Article 1(2)(c) of Council Regulation (EEC) No 2045/89, which inserts paragraph 5a(b) into Article 6 of Council Regulation (EEC) No 3309/85 laying down general rules for the description and presentation of sparkling wines and aerated sparkling wines, reserves the use of the term "crémant" to wines produced in two Member States and thus precludes the use of the said term to describe sparkling wines produced under the same conditions in a third Member State and sold under a graphic mark with the same term registered in that State, treats comparable situations differently. The reservation of the said term to wines produced in two Member States cannot validly be justified either on the basis of traditional use, since it disregards the traditional use of that mark in the third State for wines of the same kind, or by the indication of origin associated with the mark in question, since it is in essence attributed on the basis of the method of manufacture of the product and not its origin. It follows that the different treatment has not been objectively justified and the said provision must therefore be declared void.

Parties

In Case C-309/89,

Codorniu SA, a company incorporated under Spanish law, whose registered office is in San Sadurni de Noya (Spain), represented by Enric Picañol, Antonio Creus, Concepción Fernández and Mercedes Janssen, of the Barcelona Bar, with an address for service in Luxembourg at the Chambers of Arendt and Medernach, 8-10 Rue Mathias Hardt,

applicant,

v

Council of the European Union, represented by Yves Cretien, Legal Adviser, and German-Luis Ramos Ruano, of the Legal Service, acting as Agents, with an address for service in Luxembourg at the office of Bruno Eynard, Director of the Legal Department of the European Investment Bank, 100 Boulevard Konrad Adenauer, Kirchberg,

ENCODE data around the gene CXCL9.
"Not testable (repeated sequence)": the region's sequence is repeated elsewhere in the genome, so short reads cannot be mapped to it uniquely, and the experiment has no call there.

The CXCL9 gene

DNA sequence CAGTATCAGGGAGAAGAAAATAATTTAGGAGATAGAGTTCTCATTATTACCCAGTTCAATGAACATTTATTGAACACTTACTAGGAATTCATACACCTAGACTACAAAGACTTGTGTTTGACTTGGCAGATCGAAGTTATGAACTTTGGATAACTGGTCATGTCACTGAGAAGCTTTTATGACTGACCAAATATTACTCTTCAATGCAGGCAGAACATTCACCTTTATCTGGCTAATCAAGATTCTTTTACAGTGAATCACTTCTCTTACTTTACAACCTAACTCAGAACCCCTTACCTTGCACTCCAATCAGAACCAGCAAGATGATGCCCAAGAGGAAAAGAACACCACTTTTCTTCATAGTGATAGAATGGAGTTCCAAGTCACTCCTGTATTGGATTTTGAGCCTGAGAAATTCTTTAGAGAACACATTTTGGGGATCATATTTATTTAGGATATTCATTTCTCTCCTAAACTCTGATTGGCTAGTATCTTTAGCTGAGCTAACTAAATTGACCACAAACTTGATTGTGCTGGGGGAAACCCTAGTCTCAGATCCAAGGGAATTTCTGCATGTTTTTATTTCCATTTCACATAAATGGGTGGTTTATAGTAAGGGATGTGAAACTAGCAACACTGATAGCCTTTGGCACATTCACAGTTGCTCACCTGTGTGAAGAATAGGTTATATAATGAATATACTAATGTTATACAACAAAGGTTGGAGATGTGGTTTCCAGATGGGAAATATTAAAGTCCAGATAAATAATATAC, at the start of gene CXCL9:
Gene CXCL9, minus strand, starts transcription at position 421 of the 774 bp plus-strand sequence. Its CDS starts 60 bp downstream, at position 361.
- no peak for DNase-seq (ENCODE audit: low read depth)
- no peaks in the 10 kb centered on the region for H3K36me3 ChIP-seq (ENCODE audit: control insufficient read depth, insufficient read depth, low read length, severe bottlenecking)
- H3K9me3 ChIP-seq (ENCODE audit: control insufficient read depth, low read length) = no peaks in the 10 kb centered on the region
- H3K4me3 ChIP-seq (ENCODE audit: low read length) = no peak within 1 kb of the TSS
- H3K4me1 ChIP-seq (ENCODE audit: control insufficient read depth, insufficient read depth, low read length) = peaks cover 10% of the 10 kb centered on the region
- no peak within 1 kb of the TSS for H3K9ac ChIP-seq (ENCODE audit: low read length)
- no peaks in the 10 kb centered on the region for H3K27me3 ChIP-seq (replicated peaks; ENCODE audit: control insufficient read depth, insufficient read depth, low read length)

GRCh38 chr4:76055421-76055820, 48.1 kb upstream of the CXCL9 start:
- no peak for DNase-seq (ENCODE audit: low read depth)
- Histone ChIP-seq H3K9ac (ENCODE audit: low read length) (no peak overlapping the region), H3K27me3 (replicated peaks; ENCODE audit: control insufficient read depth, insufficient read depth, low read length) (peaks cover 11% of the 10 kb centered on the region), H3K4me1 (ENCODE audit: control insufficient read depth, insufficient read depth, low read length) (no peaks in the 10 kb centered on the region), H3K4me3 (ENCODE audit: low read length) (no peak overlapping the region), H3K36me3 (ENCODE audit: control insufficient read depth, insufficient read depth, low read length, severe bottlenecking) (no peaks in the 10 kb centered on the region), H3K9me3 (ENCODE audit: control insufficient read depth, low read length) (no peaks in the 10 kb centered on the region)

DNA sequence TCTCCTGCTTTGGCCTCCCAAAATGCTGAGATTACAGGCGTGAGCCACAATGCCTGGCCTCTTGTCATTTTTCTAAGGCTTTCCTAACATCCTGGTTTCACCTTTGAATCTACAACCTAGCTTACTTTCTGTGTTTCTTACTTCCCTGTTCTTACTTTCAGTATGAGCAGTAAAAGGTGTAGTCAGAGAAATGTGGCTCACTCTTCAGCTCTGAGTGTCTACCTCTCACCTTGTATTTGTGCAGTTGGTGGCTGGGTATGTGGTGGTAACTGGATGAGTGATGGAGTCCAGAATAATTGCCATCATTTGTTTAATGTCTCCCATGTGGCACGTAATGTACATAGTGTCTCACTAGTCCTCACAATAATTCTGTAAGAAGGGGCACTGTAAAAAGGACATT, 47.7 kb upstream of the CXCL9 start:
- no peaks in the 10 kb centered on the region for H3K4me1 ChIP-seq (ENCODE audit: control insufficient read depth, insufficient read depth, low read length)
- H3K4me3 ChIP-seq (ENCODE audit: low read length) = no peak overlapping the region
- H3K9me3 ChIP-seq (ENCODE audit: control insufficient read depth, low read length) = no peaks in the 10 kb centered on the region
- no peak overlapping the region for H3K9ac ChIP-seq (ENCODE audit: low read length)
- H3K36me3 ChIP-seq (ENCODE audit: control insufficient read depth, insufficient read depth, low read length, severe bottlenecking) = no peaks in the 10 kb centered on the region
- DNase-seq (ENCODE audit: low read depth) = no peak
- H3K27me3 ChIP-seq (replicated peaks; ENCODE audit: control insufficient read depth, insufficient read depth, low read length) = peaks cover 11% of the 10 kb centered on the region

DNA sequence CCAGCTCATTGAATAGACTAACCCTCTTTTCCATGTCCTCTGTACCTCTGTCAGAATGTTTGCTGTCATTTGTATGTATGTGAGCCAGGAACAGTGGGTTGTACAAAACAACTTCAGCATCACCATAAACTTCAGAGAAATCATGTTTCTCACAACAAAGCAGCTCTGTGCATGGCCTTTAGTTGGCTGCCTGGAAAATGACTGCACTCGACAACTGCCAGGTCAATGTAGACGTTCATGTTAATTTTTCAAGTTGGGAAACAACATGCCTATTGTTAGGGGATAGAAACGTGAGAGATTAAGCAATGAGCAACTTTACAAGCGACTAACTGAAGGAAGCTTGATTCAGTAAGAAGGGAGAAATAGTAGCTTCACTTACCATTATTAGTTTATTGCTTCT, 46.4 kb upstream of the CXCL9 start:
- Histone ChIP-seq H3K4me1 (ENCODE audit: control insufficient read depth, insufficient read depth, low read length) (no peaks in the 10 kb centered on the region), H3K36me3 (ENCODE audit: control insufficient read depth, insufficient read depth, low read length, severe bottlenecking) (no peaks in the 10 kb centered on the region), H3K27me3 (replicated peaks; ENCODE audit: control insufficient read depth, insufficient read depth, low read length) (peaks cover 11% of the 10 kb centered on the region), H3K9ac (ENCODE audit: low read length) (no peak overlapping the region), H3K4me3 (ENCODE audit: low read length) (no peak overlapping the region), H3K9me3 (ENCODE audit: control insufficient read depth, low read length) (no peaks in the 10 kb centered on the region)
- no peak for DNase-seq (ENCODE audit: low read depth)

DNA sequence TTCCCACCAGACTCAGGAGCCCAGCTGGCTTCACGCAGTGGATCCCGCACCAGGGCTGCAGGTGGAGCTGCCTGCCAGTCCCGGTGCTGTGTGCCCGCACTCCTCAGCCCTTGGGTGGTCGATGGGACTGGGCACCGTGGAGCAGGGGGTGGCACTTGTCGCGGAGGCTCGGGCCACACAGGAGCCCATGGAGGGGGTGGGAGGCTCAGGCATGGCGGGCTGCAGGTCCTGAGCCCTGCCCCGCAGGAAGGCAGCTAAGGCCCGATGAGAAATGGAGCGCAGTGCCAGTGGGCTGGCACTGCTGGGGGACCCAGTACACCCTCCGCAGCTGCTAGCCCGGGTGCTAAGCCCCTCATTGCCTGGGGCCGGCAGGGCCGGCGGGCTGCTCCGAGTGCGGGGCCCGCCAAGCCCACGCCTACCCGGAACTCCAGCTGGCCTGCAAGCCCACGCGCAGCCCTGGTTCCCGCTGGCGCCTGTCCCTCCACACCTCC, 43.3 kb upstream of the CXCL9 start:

defendant,

supported by

Commission of the European Communities, represented by José Luis Iglesias Buhigues, Legal Adviser, acting as Agent, with an address for service in Luxembourg at the office of Georgios Kremlis, of its Legal Service, Wagner Centre, Kirchberg,

intervener,

APPLICATION for a declaration that Article 1(2)(c) of Council Regulation (EEC) No 2045/89 of 19 June 1989 amending Regulation (EEC) No 3309/85 laying down general rules for the description and presentation of sparkling wines and aerated sparkling wines (OJ 1989 L 202, p. 12) is void in so far as it inserts paragraph 5a(b) into Article 6 of Council Regulation (EEC) No 3309/85 of 18 November 1985 (OJ 1985 L 320, p. 9),

THE COURT,

composed of: O. Due, President, G.F. Mancini, J.C. Moitinho de Almeida and M. Díez de Velasco (Presidents of Chambers), C.N. Kakouris, F. Grévisse, M. Zuleeg, P.J.G. Kapteyn and J.L. Murray (Rapporteur), Judges,

Advocate General: C.O. Lenz,

Registrar: L. Hewlett, Administrator,

having regard to the Report for the Hearing,

after hearing oral argument from the parties at the hearing on 22 September 1992,

after hearing the Opinion of the Advocate General at the sitting on 27 October 1992,

gives the following

Judgment

Grounds